PowerPoint Slides for: Longitudinal Changes in Measured Glomerular Filtration Rate, Renal Fibrosis and Biomarkers in a Rat Model of Type 2 Diabetic Nephropathy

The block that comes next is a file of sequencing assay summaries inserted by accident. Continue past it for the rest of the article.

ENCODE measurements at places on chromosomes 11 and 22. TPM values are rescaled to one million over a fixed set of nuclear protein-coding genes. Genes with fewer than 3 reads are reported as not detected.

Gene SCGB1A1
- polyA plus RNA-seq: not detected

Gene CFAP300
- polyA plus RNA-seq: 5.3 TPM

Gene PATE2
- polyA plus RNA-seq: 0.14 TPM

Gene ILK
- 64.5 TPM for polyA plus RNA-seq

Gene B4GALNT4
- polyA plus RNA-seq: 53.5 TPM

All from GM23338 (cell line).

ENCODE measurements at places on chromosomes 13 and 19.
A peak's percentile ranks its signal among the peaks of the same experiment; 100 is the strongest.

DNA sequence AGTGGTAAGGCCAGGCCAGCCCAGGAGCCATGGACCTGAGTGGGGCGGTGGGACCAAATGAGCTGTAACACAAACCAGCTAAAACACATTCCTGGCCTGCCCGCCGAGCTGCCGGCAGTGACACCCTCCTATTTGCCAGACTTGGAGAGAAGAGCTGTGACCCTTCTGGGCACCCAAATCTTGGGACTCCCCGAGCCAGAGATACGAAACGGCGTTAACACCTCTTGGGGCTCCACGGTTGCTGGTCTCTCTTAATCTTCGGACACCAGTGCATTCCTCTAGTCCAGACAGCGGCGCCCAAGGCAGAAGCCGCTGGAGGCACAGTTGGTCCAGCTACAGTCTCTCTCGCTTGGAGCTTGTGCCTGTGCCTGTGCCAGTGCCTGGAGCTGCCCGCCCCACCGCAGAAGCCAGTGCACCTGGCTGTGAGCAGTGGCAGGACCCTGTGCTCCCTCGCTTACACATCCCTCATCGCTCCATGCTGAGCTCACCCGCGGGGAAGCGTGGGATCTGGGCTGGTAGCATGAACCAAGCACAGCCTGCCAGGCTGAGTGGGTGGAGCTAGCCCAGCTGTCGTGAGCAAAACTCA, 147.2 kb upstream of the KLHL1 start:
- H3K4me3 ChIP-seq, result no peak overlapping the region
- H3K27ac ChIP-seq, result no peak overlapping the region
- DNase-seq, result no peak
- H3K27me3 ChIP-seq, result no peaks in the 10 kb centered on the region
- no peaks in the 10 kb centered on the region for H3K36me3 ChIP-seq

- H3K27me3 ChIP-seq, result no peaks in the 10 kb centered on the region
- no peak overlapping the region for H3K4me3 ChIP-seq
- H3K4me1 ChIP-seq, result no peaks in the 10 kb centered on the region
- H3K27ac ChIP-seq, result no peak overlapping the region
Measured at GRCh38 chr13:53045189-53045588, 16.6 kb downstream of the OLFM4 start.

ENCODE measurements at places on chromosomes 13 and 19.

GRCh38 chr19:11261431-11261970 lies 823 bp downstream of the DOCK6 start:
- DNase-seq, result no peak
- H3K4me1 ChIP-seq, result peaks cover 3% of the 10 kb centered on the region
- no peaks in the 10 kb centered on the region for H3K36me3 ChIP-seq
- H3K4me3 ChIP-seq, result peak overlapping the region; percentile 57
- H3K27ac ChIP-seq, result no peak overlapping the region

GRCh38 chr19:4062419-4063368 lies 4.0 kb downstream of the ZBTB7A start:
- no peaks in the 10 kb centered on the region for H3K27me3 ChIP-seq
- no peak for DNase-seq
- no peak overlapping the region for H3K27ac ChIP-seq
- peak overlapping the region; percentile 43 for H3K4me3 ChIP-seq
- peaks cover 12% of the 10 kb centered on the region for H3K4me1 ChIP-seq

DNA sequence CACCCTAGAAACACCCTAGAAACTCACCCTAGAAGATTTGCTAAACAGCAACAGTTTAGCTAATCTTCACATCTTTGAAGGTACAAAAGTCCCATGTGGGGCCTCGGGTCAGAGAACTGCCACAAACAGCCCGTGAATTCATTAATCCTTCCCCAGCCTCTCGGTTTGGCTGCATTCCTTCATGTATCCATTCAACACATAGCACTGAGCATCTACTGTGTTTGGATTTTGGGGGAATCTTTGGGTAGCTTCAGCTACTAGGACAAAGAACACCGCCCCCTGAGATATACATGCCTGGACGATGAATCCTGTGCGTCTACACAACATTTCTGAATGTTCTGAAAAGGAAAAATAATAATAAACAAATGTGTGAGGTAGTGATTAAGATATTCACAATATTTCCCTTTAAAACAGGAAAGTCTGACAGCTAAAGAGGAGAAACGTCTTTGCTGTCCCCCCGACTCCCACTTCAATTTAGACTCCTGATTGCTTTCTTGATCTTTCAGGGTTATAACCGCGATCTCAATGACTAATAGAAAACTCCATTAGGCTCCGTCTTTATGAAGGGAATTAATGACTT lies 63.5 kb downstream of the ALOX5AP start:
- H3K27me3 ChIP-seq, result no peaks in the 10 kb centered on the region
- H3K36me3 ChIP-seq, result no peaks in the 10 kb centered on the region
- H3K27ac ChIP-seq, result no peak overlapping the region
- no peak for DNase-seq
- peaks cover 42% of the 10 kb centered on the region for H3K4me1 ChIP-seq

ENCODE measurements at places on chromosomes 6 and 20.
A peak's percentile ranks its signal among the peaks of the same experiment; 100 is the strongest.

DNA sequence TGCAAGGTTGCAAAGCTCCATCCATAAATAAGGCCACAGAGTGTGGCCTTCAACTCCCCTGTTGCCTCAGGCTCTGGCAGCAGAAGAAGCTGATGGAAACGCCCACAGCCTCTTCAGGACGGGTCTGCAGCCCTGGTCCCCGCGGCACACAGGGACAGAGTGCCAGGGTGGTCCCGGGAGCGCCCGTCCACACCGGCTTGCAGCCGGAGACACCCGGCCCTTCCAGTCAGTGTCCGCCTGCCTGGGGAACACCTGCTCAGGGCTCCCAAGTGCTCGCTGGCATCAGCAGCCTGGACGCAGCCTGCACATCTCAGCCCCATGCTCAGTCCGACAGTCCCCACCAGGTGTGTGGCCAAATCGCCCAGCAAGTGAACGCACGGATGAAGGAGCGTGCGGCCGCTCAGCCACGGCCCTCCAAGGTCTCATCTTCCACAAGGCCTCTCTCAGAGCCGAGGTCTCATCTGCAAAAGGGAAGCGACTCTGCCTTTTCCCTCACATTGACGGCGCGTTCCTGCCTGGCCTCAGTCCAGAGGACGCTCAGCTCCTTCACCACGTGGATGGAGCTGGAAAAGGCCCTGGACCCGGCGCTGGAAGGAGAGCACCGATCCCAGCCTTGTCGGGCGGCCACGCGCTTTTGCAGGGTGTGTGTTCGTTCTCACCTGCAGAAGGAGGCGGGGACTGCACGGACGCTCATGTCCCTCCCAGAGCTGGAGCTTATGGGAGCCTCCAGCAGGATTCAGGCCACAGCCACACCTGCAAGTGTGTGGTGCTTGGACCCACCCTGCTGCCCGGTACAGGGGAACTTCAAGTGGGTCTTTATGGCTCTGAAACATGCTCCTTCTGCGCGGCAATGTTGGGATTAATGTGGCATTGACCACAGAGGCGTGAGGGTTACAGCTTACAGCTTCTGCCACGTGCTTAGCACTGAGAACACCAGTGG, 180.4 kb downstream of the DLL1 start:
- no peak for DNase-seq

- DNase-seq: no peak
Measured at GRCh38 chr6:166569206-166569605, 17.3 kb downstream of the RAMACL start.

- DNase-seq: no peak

Background: Obese ZSF-1 rats display many features of human type II diabetes including nephropathy (DN). The study aimed to further understand the relevance of this model to DN, for which glomerular filtration rate (GFR), renal fibrosis and several urinary/tissue biomarkers was followed over 24 weeks in ZSF-1 rats. Methods:Intact/sham or uninephrectomized male and female ZSF-1 rats were studied. GFR was measured by transdermal clearance of fluorescein isothiocyanate-sinistrin. Urine was collected every 2-4 weeks for biomarker analysis. Renal tissue was examined histologically for fibrosis and for levels of inflammatory and fibrotic genes. Results:Male obese ZSF-1 rats demonstrated metabolic syndrome and proteinuria. Female counterparts were hyperlipidemic with delayed proteinuria, but were not hyperglycemic. Kidney hyperfiltration was observed in male obese rats in weeks 2-4 after surgery, and subsequently declined to levels significantly lower than controls. Tubulointerstitial/glomerular fibrosis in male obese rats was significantly elevated by week 12 post surgery and continued to expand in the ensuing weeks, particularly in uninephrectomized rats. Female rats had less severe fibrosis. Except for epidermal growth factor which decreased, the levels of several key inflammatory, injury and fibrotic factors were elevated in both tissue (mRNA) and urine (protein) of male obese rats. Conclusion: Male obese ZSF-1 rats represent an important DN model, manifesting key pathophysiological features including metabolic syndrome, proteinuria, progressive tubular and glomerular fibrosis, and transient hyperfiltration followed by progressive decline in renal function. Uninephrectomy significantly accelerated disease progression. Females were less severe in disease manifestation. Several urinary and tissue biomarkers were identified in the male obese rats that tracked with disease progression.